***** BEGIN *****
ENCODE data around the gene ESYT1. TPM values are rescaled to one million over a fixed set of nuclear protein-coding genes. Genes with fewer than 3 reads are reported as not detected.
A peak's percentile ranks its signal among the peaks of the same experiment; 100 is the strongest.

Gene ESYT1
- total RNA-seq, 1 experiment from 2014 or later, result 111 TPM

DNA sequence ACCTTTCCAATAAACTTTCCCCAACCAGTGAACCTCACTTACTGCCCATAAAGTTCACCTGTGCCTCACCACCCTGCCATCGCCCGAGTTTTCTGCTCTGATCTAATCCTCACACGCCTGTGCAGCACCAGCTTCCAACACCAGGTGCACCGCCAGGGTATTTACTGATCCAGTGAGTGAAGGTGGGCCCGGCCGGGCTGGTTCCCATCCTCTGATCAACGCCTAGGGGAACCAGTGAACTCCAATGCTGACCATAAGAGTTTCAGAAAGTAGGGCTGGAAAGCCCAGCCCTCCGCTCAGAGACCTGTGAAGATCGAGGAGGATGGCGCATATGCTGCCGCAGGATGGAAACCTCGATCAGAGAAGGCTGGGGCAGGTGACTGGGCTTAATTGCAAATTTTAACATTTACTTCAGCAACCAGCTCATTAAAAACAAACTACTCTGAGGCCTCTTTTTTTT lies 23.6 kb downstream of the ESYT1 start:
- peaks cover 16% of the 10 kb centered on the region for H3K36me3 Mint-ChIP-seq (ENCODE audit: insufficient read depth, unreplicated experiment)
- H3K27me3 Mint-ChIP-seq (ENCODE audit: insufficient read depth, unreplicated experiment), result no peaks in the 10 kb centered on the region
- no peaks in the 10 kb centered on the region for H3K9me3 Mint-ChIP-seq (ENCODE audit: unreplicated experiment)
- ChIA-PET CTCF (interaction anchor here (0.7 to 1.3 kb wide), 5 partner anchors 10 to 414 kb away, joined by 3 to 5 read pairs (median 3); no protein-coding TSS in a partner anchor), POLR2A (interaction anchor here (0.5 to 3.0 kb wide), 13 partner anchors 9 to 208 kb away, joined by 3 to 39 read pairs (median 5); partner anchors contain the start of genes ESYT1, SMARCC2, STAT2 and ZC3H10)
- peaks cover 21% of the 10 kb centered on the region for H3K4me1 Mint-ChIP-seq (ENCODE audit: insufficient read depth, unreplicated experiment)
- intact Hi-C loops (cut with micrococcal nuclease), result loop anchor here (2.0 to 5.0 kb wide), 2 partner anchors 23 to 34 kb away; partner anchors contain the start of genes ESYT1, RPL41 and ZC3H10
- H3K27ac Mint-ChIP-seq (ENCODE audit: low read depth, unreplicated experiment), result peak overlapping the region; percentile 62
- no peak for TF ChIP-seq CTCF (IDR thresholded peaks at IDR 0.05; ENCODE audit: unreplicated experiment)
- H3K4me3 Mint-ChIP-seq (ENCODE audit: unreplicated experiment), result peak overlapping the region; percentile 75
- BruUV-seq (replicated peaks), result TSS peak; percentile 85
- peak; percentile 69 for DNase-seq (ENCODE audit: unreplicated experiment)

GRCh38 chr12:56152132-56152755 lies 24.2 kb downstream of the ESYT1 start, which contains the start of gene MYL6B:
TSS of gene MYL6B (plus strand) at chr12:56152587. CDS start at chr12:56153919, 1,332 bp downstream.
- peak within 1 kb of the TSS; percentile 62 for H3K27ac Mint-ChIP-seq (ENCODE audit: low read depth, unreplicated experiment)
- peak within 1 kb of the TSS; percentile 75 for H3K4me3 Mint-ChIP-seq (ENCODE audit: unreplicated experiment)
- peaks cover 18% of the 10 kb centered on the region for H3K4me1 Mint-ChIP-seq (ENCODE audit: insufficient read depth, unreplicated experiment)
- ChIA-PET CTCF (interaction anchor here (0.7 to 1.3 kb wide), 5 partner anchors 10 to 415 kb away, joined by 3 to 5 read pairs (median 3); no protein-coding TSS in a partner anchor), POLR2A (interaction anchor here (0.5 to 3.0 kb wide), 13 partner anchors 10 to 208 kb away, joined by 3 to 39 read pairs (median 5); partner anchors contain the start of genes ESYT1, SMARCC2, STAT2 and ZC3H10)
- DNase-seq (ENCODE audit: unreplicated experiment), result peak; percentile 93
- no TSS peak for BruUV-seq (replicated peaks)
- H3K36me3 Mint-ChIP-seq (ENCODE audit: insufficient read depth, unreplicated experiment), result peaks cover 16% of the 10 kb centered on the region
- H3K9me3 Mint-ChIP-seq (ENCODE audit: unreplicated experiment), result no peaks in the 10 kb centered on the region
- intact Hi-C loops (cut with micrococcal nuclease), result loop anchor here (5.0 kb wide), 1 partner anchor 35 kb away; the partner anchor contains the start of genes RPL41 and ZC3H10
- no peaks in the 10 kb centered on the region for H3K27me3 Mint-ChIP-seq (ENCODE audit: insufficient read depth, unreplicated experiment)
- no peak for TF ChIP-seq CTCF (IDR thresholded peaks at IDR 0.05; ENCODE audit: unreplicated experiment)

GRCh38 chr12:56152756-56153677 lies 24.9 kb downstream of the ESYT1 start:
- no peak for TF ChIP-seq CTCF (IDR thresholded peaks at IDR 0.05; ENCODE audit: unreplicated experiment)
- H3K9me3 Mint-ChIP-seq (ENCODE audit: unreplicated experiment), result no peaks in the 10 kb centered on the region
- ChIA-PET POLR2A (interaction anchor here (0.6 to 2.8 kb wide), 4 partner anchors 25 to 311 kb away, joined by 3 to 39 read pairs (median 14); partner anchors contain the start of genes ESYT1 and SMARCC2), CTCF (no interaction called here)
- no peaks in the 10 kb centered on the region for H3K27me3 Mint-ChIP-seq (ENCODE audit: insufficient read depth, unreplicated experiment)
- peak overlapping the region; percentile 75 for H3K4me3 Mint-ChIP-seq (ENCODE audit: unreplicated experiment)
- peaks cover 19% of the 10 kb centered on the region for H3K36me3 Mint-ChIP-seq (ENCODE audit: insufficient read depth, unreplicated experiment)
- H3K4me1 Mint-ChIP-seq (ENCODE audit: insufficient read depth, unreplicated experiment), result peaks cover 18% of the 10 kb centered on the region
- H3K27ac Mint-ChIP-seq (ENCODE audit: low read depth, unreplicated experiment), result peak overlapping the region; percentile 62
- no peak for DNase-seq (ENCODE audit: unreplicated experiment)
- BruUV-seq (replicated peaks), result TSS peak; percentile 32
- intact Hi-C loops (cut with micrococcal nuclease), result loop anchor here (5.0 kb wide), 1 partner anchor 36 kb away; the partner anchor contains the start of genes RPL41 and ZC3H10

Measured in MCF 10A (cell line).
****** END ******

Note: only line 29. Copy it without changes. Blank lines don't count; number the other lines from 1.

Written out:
- no peak for TF ChIP-seq CTCF (IDR thresholded peaks at IDR 0.05; ENCODE audit: unreplicated experiment)